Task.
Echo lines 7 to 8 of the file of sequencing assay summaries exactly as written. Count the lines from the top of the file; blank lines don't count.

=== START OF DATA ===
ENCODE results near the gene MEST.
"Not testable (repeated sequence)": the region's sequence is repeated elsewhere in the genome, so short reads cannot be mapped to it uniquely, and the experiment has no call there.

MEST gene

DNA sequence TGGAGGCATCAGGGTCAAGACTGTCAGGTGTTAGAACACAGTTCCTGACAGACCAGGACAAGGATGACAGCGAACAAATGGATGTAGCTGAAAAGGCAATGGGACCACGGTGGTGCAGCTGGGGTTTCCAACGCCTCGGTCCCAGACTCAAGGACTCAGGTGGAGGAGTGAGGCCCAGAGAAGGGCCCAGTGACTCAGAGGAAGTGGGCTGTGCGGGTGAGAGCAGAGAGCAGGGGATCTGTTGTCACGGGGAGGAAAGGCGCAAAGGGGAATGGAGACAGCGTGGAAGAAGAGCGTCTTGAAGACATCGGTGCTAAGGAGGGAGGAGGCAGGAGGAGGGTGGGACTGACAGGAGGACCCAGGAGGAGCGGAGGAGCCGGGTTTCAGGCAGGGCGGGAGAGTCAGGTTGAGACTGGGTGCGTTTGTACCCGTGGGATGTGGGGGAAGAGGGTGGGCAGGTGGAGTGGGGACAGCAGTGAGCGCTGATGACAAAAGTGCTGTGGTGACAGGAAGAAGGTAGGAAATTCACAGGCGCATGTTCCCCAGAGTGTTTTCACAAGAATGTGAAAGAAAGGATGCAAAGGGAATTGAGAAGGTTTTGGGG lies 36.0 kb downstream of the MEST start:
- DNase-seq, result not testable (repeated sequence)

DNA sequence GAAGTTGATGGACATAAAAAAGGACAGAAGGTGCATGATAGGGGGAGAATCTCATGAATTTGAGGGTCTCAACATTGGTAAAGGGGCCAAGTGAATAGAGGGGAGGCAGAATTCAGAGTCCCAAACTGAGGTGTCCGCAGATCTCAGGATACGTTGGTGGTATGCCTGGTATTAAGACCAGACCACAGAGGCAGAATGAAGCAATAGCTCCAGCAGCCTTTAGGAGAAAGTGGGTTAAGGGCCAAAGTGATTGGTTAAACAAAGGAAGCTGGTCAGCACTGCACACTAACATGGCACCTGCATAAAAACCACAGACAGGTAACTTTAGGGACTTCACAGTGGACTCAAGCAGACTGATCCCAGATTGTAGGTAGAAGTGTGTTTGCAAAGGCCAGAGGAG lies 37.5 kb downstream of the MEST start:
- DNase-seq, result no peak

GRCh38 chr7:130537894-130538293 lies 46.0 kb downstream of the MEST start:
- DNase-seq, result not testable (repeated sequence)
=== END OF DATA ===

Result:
- DNase-seq, result no peak

GRCh38 chr7:130537894-130538293 lies 46.0 kb downstream of the MEST start: